Wanna Introduce A Film On Turner Classic Movies?

Now at Your Library: Streaming Movies, Music

A link has been sent to your friend’s email address. Join the Nation’s Conversation To find out more about Facebook commenting please read the Conversation Guidelines and FAQs Wanna introduce a film on Turner Classic Movies? Whitney Matheson, USA TODAY 1:16 p.m. EDT October 2, 2013 A new contest will let a Turner Classic Movies fan co-host a film with Robert Osborne. (Photo: TCM) SHARE 29 CONNECT 12 TWEET COMMENTEMAILMORE If I watch a classic film on Turner Classic Movies, I make sure to catch Robert Osborne’s insightful introductions and postscripts. More often than not, he tells me something I didn’t know, and that even goes for movies I’ve seen dozens of times (like, say, The Graduate). This month, TCM is holding a contest that will let one lucky fan co-host a movie with Osborne. Over at the site for its ” Ultimate Fan Contest ,” you can submit a 90-second video of yourself introducing a classic film. Along with being featured on the air, the grand-prize winner will win a trip to the 2014 TCM Classic Film Festival in Hollywood, where he/she also will introduce a film. The contest just kicked off, so few submissions have been posted on the site. However, this clever sample sets the standard for what they’re looking for.

Why Do We Eat Popcorn at the Movies?

Libraries are “meeting patrons where they want to access content,” said Kirk Blankenship, Electronic Resources Librarian for Seattle Public Libraries, which is using the service called Hoopla. The service, from Ohio-based Midwest Tape, LLC, is also being used in Los Angeles, Salt Lake City, Topeka, Kan., and several others towns and cities nationwide. Hoopla launched in full in May with 20 library systems. As of early September, there are about 220,000 people using the app, said Michael Manon, Hoopla’s brand manager. The goal is to reach 100 library systems by year’s end. Libraries have always been a source of audiovisual entertainment. A 2012 Pew Research Center survey found that among patrons 16 years old and older, 40 percent visited libraries to borrow movies. Another 16 percent borrowed music. In the Seattle area, DVDs and CDs of popular titles can have queues of hundreds of people waiting to check them out. E-books have been offered for years now. “Public libraries do not have the budgets to compete with Amazon, Comcast, and Netflix and will not be able to pay a premium for online content,” Blankenship said, adding that DVDs will continue to be the best way to offer popular movies. Updating and maintaining that physical collection takes time and money. It also means libraries have to pay for the media upfront, while Hoopla allows them to pay per time a title is borrowed. Those costs depend on the type of media and its release date, and range from 99 cents to $2.99.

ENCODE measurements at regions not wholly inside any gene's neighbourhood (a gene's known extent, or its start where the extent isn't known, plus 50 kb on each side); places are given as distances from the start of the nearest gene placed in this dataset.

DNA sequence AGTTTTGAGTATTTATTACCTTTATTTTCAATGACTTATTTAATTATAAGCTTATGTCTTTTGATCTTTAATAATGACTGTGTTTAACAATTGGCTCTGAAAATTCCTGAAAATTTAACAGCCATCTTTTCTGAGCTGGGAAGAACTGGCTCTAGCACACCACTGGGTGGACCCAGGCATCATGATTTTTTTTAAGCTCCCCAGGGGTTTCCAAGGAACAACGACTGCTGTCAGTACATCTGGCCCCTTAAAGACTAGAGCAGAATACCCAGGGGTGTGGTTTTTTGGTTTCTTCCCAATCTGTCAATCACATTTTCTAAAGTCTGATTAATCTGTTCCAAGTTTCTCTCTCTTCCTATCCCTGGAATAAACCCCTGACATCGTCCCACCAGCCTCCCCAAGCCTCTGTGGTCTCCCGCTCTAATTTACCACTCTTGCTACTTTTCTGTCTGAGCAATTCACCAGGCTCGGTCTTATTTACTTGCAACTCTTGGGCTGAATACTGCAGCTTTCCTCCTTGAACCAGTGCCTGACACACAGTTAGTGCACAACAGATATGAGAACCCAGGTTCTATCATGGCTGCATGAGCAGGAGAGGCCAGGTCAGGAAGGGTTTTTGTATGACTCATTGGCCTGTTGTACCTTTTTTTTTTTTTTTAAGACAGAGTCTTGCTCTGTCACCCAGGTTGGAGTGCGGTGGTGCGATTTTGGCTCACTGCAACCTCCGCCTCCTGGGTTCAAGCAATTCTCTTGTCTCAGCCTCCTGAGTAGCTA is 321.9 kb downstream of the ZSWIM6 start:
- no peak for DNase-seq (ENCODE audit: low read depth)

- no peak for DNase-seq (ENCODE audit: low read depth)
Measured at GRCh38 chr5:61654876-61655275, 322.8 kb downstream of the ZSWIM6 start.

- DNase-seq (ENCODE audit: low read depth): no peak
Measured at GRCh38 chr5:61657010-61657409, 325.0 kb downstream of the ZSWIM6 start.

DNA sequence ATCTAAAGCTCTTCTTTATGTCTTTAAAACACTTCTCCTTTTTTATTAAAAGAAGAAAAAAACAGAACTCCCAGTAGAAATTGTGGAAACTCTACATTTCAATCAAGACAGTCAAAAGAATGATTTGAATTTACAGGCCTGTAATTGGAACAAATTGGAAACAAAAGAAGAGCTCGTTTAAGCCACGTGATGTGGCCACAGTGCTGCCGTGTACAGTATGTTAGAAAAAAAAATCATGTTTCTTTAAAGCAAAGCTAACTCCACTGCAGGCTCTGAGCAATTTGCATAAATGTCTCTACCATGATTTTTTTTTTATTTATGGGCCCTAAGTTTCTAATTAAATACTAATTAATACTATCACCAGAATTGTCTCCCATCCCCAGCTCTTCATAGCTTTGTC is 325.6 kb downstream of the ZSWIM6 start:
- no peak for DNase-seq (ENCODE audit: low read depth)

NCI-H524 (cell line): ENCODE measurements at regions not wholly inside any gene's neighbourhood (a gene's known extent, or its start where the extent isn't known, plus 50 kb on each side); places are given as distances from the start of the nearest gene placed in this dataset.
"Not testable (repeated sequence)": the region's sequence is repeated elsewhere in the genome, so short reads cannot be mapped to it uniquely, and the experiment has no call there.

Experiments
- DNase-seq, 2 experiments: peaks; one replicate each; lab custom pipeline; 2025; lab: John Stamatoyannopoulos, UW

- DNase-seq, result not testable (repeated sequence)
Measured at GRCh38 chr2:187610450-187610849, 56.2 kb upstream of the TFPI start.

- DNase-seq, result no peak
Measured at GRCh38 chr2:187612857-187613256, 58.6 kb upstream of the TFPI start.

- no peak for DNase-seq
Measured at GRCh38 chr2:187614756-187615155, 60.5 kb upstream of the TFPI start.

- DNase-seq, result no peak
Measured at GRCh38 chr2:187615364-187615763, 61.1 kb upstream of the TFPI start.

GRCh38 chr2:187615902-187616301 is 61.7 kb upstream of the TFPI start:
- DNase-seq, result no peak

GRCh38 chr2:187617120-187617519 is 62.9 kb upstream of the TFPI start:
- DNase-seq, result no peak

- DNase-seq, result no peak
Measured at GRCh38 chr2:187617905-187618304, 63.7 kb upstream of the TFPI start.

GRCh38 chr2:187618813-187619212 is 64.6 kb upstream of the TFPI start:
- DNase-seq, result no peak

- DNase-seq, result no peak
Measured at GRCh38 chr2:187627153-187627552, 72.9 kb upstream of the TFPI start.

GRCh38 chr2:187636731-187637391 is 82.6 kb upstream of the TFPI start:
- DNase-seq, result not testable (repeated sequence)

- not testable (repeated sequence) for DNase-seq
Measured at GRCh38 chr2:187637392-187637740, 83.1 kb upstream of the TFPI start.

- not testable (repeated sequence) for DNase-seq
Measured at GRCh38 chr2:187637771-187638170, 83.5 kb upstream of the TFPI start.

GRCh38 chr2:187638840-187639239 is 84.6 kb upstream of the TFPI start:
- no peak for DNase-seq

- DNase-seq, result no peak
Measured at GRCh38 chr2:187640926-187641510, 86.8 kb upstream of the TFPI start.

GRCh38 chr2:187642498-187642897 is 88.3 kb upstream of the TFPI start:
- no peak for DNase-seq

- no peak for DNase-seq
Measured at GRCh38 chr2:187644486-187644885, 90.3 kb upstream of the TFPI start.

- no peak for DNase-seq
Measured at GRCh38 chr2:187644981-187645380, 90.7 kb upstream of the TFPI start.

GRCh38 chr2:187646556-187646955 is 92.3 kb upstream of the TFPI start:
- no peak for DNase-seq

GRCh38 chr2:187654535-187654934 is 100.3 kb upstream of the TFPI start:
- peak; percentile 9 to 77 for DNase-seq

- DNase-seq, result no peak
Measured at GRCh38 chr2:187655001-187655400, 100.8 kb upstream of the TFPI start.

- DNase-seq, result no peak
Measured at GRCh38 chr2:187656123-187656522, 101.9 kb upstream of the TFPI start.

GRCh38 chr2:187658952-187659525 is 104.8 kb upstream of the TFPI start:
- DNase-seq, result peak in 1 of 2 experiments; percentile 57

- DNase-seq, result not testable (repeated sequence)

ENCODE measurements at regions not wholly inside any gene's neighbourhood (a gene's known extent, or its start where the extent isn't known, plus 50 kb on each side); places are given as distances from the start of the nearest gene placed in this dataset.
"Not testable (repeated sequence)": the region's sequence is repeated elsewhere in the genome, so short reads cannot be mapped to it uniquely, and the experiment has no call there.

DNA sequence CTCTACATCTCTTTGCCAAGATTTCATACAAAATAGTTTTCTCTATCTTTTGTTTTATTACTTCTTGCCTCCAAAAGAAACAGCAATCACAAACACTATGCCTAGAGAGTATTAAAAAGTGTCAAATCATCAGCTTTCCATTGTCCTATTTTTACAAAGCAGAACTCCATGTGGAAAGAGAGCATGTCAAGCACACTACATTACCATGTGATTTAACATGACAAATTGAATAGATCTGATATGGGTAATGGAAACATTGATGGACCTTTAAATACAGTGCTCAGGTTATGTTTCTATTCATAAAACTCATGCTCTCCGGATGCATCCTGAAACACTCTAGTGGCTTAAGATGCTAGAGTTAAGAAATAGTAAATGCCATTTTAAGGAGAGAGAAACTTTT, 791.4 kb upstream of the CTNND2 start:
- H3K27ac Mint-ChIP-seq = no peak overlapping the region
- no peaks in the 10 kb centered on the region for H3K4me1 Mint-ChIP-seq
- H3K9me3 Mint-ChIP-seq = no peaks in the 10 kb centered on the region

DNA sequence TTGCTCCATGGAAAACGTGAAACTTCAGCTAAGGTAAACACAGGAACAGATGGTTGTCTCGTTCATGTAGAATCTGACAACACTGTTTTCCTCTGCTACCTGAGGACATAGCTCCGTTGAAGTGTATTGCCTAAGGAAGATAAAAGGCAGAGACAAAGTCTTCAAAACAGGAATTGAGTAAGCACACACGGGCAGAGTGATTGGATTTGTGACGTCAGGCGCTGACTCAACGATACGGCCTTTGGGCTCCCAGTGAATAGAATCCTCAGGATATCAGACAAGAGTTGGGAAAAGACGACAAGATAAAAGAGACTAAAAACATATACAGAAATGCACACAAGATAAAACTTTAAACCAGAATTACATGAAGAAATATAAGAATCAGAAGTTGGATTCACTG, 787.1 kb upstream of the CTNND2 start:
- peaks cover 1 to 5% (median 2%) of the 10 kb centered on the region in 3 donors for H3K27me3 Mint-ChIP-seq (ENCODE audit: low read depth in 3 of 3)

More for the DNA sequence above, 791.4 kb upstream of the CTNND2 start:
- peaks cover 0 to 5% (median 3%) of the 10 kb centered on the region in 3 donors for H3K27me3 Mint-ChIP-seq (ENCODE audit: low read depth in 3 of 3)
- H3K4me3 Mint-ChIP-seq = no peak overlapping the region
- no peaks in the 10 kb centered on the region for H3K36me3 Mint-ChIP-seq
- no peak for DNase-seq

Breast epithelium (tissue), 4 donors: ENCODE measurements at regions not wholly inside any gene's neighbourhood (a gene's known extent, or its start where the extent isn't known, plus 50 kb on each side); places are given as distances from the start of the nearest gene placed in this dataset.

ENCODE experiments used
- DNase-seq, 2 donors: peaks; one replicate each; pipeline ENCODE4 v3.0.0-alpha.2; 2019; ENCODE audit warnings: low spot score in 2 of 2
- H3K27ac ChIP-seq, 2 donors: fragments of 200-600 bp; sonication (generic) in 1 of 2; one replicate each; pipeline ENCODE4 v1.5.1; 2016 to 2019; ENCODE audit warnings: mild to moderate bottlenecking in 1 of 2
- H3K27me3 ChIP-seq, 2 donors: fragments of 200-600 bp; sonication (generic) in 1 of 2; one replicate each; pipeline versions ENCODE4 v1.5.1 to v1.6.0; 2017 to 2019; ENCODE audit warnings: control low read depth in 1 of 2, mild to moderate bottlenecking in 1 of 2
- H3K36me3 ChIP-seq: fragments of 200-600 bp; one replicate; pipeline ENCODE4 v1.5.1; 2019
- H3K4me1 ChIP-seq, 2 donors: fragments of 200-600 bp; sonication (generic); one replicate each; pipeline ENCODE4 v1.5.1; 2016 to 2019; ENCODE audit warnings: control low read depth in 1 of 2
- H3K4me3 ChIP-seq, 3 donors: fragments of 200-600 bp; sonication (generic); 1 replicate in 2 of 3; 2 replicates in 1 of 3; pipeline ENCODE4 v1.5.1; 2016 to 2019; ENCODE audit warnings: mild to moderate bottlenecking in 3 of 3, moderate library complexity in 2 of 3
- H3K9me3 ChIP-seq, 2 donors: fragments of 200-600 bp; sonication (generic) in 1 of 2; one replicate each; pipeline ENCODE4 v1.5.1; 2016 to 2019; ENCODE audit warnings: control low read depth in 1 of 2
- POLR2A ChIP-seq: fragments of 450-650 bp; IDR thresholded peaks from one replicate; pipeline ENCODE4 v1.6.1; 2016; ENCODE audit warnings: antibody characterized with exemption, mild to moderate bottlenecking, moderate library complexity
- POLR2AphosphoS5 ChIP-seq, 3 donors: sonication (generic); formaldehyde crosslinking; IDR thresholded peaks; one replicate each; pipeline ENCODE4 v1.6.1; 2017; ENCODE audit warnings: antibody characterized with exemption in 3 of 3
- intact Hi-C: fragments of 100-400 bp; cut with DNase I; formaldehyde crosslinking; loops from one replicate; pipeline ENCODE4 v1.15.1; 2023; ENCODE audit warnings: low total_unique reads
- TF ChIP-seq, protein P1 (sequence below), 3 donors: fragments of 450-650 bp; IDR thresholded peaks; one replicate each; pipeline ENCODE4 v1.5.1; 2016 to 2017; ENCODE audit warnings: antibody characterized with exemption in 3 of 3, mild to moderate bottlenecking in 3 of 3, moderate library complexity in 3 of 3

Popcorna name mostly associated with puffed kernels of cornis actually a strain of corn, characterized by especially starchy kernels with hard kernel walls, which help internal pressure build when placed over heat. It was one of the first variations of maize cultivated in Central America. Popcorn went north and it went south, but as far as I can see, it really only survived in South America, says Andrew Smith, author of Popped Culture: A Social History of Popcorn . Eventually, trade and commerce brought the unique kernels northward. Most likely, North American whalers went to Chile, found varieties of popcorn, picked them up and thought that they were cute, and brought them back to New England in the early 19th century, Smith explains. After popcorn made its way to the eastern part of North America, it spread rapidly. Eaters found the act of popping corn wildly entertaining , and by 1848, popcorn, the snack food, was prevalent enough to be included in the Dictionary of Americanisms. Popcorn had literally exploded onto the scene and was available everywhereespecially at entertainment sites like circuses and fairs. In fact, there was really only one entertainment site where the snack was absent: the theaters. One reason for popcorns increasing popularity was its mobility: in 1885, the first steam-powered popcorn maker hit the streets, invented by Charles Cretor . The mobile nature of the machine made it the perfect production machine for serving patrons attending outdoor sporting events, or circuses and fairs.